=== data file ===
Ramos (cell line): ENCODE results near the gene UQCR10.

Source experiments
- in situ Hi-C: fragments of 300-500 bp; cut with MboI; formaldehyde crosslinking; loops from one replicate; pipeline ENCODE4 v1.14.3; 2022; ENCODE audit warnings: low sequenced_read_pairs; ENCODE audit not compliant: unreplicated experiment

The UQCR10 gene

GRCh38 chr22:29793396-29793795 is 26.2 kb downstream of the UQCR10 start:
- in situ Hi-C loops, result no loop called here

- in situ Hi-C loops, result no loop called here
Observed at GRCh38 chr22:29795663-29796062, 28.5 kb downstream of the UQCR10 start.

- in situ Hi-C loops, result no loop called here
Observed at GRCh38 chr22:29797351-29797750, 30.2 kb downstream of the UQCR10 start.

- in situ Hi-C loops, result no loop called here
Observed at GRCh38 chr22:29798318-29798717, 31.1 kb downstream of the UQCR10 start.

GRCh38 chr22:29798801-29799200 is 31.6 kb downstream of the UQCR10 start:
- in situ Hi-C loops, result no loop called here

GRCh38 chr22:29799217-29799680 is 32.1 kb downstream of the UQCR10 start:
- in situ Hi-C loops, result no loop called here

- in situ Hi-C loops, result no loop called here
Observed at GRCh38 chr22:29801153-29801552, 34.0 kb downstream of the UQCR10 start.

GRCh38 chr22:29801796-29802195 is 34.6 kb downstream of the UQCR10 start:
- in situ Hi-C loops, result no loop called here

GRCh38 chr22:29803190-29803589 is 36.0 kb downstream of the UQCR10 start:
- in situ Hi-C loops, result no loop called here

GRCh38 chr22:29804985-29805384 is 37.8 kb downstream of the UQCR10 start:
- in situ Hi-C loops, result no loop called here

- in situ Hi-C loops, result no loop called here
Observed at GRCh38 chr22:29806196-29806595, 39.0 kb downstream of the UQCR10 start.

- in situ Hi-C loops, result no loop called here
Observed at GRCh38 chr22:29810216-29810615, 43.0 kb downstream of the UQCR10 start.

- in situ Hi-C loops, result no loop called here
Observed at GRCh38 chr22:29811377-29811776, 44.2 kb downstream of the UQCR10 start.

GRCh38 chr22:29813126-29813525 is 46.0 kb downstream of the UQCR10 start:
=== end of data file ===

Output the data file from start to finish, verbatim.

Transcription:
Ramos (cell line): ENCODE results near the gene UQCR10.

Source experiments
- in situ Hi-C: fragments of 300-500 bp; cut with MboI; formaldehyde crosslinking; loops from one replicate; pipeline ENCODE4 v1.14.3; 2022; ENCODE audit warnings: low sequenced_read_pairs; ENCODE audit not compliant: unreplicated experiment

The UQCR10 gene

GRCh38 chr22:29793396-29793795 is 26.2 kb downstream of the UQCR10 start:
- in situ Hi-C loops, result no loop called here

- in situ Hi-C loops, result no loop called here
Observed at GRCh38 chr22:29795663-29796062, 28.5 kb downstream of the UQCR10 start.

- in situ Hi-C loops, result no loop called here
Observed at GRCh38 chr22:29797351-29797750, 30.2 kb downstream of the UQCR10 start.

- in situ Hi-C loops, result no loop called here
Observed at GRCh38 chr22:29798318-29798717, 31.1 kb downstream of the UQCR10 start.

GRCh38 chr22:29798801-29799200 is 31.6 kb downstream of the UQCR10 start:
- in situ Hi-C loops, result no loop called here

GRCh38 chr22:29799217-29799680 is 32.1 kb downstream of the UQCR10 start:
- in situ Hi-C loops, result no loop called here

- in situ Hi-C loops, result no loop called here
Observed at GRCh38 chr22:29801153-29801552, 34.0 kb downstream of the UQCR10 start.

GRCh38 chr22:29801796-29802195 is 34.6 kb downstream of the UQCR10 start:
- in situ Hi-C loops, result no loop called here

GRCh38 chr22:29803190-29803589 is 36.0 kb downstream of the UQCR10 start:
- in situ Hi-C loops, result no loop called here

GRCh38 chr22:29804985-29805384 is 37.8 kb downstream of the UQCR10 start:
- in situ Hi-C loops, result no loop called here

- in situ Hi-C loops, result no loop called here
Observed at GRCh38 chr22:29806196-29806595, 39.0 kb downstream of the UQCR10 start.

- in situ Hi-C loops, result no loop called here
Observed at GRCh38 chr22:29810216-29810615, 43.0 kb downstream of the UQCR10 start.

- in situ Hi-C loops, result no loop called here
Observed at GRCh38 chr22:29811377-29811776, 44.2 kb downstream of the UQCR10 start.

GRCh38 chr22:29813126-29813525 is 46.0 kb downstream of the UQCR10 start: